Loan growth is commonly used as a metric in bonus plans, and we believe that practice will continue. For federal credit unions, the NCUA’s regulation should be updated to reflect current practices that are in the best interest of the executives and the credit unions, and which are already allowed by federal regulators. This will give federal credit unions more predictability as they design and administer bonus plans, and create more uniformity in the regulation of bonus plans throughout the five NCUA regions. Federal credit unions should analyze their bonus plans and business plan for loan growth using questions along the lines of those set out above. State chartered credit unions in California and Nevada do not have the same statutory restrictions, but should consider addressing the questions set out above as a best practice.


1 Jim is a partner with Sherman & Patterson, Ltd., a law firm focusing on executive compensation in credit unions and other tax-exempt entities. Jim frequently interacts with the NCUA and state credit union regulators regarding the implementation and funding of executive and director benefits, keeping clients compliant with applicable regulations.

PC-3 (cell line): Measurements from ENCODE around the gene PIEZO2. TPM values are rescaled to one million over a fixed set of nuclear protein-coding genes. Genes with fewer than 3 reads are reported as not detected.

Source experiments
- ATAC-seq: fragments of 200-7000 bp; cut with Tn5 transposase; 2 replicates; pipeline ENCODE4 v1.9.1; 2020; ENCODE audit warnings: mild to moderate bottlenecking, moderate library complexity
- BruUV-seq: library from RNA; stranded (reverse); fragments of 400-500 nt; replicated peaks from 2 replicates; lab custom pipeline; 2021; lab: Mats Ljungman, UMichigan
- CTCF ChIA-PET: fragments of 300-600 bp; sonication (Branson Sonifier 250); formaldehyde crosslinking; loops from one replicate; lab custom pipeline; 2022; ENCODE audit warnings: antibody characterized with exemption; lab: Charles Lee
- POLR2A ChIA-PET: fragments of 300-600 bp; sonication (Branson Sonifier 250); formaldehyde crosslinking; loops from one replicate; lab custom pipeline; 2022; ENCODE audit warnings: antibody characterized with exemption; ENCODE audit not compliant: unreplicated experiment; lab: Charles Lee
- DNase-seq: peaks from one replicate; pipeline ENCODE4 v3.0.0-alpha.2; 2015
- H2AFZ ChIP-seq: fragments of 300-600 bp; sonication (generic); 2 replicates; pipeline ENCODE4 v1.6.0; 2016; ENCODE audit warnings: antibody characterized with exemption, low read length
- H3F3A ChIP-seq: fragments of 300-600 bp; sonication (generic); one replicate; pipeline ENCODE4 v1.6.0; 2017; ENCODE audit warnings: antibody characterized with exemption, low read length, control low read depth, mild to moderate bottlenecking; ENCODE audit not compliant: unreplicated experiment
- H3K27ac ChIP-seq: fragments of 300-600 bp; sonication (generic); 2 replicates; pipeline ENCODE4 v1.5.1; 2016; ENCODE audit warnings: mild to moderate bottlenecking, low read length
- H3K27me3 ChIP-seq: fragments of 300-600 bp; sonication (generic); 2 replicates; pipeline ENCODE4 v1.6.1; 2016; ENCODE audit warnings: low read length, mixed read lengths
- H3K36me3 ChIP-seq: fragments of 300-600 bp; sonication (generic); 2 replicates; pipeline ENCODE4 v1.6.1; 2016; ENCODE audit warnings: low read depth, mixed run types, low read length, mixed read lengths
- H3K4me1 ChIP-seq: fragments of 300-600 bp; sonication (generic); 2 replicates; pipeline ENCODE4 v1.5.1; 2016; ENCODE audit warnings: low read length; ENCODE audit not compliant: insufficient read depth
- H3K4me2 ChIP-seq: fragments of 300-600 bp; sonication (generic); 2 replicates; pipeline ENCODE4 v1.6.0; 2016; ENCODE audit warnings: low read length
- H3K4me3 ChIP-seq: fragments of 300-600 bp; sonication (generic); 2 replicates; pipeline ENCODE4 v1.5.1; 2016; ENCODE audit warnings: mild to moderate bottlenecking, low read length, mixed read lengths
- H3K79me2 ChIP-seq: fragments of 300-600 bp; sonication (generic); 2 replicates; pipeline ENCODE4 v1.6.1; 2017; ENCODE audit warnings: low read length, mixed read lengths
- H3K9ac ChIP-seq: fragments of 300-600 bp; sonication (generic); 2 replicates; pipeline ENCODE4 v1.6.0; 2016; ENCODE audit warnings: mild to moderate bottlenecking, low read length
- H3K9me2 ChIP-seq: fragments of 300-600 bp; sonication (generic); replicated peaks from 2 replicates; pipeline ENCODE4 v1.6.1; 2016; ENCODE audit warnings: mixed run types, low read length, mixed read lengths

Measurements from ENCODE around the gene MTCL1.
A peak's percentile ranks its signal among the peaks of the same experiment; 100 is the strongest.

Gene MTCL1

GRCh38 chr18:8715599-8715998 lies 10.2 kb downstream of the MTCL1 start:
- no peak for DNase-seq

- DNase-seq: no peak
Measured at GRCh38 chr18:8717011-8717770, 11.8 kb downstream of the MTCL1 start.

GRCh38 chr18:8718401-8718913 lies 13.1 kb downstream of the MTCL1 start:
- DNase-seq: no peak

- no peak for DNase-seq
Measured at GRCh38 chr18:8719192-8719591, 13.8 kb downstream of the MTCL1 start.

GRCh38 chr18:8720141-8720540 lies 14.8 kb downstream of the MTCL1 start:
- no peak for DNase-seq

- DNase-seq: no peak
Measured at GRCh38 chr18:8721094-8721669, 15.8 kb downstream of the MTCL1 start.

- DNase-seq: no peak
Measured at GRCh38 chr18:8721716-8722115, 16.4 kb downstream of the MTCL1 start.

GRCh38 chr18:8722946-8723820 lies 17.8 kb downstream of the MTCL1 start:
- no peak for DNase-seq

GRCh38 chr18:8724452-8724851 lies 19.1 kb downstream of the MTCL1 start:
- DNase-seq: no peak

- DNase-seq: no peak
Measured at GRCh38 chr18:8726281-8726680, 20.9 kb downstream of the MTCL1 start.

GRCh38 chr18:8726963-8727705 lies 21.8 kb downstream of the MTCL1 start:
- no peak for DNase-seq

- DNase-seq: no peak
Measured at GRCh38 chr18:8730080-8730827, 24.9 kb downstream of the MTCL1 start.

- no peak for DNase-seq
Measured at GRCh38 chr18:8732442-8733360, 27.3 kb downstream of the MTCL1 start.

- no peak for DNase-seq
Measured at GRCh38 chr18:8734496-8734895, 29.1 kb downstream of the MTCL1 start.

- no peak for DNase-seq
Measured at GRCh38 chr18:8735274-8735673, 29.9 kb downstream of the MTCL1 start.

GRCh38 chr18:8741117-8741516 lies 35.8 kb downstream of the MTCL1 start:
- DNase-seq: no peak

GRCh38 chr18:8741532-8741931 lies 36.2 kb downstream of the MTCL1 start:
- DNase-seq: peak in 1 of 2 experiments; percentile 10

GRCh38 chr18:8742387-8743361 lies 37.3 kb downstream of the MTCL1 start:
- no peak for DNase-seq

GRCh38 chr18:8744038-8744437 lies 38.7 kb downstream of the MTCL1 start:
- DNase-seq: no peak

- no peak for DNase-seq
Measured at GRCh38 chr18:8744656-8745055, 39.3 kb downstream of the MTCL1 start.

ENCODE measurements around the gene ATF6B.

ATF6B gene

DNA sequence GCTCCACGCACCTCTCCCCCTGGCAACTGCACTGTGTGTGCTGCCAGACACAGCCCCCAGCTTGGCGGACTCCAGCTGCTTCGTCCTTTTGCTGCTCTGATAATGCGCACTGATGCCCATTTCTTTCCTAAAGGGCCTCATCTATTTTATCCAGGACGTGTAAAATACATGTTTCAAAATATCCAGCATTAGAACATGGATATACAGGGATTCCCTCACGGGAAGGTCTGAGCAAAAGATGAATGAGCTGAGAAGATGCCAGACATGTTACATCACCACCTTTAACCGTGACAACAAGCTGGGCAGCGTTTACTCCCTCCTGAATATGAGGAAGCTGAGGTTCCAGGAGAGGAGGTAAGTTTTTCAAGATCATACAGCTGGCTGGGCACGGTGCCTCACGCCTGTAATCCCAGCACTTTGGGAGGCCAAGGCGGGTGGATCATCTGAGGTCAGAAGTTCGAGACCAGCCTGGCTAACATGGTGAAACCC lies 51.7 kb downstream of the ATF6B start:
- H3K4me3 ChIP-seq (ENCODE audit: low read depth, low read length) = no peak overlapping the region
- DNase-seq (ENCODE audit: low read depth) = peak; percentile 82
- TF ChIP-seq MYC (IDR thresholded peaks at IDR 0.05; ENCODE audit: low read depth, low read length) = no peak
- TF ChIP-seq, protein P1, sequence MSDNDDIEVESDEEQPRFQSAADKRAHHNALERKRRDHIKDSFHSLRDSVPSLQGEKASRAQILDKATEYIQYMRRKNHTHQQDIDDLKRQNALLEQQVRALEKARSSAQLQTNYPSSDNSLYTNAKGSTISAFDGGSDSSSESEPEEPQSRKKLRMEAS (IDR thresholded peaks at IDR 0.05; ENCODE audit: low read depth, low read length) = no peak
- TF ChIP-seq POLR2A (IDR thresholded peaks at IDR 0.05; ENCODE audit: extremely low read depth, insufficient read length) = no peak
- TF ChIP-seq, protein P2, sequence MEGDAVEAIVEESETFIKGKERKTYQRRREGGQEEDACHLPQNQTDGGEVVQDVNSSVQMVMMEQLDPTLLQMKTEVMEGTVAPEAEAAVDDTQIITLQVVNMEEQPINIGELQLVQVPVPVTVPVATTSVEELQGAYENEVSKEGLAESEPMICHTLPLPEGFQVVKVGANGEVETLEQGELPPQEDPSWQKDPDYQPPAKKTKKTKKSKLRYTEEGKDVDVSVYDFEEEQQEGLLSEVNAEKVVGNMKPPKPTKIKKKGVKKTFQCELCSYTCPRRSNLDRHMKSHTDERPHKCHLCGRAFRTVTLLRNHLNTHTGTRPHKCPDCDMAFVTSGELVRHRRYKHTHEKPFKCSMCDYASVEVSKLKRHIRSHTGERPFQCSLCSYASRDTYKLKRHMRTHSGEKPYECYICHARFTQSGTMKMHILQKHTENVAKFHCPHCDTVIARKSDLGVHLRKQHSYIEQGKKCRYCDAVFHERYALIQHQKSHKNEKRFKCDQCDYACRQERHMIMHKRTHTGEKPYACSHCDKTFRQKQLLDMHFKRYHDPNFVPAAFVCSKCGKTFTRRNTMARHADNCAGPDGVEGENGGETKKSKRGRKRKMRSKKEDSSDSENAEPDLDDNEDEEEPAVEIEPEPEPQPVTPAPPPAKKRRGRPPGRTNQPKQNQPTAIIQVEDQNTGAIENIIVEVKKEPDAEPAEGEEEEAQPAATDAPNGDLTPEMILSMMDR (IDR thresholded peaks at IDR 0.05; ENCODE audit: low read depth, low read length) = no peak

2 NCUA Regulations §701.21(c)(8)(i).

3 Id., at (c)(8)(iii)(B).

4 Senior management employees are defined as the chief executive officer, assistant chief executive officers (e.g., assistant president, vice president or assistant treasurer/manager) and the chief financial officer. Id., at (c)(8)(ii). 5Id., at (c)(8)(iii)(C).

6 65–70% of median income reported quarterly on Form 5300 since 2005.

7 Furthermore, in the only public opinion we have found on this issue, the NCUA allowed a bonus plan to be “based solely on [the credit union’s] net return on average assets,” but not on the credit union’s “ratios of loans to assets and delinquency.” NCUA advisory opinion letter to Edward J. Gvazdinskas dated January 11, 1994. The letter interprets “underwriting, insuring, servicing or collecting a loan” to be covered by the restriction.

8 However, NCUA’s 1994 advisory opinion letter to Edward J. Gvazdinskas provides that the loan rule applies to the special reserve required for federally insured state chartered credit unions, meaning they are at least indirectly subject to the federal standard.

9 Cal. Fin. Code §14803(a).

10 Id., at (b), (c).

Jim Patterson

Jim Patterson

Jim is a partner with Sherman & Patterson, a law firm focusing in the areas of tax (e.g. 409A and 457(f)), nonqualified deferred compensation and employee benefits. Most ... Web: Details